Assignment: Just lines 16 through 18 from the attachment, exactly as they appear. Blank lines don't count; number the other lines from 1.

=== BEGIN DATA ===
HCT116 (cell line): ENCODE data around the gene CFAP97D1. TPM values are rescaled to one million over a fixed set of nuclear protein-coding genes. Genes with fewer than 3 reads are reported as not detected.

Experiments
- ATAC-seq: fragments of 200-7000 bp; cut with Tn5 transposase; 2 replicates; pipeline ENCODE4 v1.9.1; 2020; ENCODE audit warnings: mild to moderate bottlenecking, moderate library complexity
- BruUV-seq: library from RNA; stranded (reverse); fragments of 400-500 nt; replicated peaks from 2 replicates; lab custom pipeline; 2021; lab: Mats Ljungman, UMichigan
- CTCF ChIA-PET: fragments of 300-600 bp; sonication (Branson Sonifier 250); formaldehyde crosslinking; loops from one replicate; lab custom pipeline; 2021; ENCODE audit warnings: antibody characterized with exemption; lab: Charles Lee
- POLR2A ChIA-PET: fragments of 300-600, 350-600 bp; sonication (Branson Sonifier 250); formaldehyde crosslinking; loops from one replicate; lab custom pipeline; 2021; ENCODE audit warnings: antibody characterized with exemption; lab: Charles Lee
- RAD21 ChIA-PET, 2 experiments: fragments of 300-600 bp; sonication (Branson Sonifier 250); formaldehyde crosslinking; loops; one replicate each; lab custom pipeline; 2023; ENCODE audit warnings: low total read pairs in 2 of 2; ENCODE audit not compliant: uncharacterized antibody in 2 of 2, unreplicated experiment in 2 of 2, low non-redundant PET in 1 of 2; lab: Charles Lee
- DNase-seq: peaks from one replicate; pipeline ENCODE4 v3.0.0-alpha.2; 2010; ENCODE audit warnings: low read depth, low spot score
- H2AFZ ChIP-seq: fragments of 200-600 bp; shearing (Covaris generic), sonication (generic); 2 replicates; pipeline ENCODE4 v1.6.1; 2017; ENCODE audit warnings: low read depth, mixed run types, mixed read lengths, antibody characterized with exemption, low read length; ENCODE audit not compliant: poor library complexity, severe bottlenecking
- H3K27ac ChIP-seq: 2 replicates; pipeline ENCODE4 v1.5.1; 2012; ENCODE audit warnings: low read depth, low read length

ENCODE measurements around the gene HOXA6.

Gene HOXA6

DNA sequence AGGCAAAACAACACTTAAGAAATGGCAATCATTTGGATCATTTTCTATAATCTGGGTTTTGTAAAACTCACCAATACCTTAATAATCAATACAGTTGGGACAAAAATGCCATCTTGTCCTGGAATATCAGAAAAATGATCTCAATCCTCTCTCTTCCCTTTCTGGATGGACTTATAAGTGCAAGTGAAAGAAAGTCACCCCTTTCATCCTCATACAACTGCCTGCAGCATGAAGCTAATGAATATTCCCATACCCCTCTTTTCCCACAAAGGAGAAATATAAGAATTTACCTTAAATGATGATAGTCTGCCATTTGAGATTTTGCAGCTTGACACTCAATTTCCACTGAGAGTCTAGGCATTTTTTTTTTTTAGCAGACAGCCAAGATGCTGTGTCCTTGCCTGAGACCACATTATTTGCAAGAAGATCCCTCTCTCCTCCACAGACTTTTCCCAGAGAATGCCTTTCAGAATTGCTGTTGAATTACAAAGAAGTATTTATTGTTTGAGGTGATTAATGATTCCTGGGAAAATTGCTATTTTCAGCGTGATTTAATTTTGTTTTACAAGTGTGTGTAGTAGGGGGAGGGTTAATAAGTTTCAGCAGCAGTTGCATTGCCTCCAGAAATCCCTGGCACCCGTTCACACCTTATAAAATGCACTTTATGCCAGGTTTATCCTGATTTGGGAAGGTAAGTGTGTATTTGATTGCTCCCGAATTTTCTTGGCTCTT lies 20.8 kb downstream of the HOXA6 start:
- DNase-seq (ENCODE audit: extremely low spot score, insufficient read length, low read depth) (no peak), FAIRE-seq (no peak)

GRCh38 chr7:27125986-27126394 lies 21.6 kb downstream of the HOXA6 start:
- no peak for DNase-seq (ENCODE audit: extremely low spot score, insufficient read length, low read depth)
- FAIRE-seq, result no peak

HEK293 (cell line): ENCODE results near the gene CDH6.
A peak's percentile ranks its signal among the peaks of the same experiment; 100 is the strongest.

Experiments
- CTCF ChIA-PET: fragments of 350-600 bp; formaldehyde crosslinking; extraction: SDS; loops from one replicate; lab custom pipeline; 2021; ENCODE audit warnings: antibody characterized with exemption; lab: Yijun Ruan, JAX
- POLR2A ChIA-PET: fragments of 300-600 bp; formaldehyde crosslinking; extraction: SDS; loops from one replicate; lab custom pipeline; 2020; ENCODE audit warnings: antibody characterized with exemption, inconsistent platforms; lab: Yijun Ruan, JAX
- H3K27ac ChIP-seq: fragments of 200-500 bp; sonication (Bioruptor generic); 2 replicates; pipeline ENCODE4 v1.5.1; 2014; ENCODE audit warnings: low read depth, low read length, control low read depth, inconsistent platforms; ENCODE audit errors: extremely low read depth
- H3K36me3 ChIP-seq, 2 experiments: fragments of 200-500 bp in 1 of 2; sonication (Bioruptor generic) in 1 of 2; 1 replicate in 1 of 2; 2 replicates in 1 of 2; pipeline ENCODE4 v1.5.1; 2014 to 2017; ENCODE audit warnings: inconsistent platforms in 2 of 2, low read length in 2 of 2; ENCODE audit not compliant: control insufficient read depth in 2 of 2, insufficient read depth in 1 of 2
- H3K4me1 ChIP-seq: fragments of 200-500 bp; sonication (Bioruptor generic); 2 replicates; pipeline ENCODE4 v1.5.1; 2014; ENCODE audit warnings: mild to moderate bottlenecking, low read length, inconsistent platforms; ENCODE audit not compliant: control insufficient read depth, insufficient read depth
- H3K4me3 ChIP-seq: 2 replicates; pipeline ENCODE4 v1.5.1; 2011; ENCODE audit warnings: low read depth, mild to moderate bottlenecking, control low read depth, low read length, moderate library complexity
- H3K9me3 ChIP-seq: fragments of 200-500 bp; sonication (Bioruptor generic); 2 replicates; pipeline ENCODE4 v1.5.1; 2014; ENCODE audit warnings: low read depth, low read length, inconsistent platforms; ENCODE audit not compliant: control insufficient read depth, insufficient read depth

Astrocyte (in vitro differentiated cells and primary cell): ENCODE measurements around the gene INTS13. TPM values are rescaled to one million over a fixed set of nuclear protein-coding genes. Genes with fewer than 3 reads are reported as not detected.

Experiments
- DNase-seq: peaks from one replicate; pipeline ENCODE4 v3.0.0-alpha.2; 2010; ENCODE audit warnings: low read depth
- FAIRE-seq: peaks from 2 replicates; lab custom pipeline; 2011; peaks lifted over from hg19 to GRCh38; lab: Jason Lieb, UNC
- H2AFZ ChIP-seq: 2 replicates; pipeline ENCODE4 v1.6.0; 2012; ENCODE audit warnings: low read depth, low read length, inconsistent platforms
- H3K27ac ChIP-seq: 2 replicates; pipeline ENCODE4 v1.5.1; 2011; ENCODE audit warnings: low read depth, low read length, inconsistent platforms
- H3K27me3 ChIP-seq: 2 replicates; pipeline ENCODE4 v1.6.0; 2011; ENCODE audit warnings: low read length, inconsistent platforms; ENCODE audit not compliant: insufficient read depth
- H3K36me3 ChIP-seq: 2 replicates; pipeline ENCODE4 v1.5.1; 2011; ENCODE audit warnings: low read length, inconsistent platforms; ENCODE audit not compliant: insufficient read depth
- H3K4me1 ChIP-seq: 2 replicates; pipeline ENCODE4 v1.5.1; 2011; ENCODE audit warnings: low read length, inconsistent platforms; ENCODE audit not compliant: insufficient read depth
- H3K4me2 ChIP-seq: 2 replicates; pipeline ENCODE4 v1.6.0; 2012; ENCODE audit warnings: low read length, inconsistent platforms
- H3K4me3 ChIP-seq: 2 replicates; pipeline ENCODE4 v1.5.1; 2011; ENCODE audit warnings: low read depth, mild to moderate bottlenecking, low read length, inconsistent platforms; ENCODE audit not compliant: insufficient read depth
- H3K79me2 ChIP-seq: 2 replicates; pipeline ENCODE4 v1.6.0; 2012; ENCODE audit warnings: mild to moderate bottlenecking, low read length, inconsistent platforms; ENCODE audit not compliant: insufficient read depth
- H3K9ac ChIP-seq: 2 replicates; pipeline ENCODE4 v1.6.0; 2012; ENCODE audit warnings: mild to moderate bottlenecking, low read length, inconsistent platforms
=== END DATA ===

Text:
- no peak for DNase-seq (ENCODE audit: extremely low spot score, insufficient read length, low read depth)
- FAIRE-seq, result no peak

HEK293 (cell line): ENCODE results near the gene CDH6.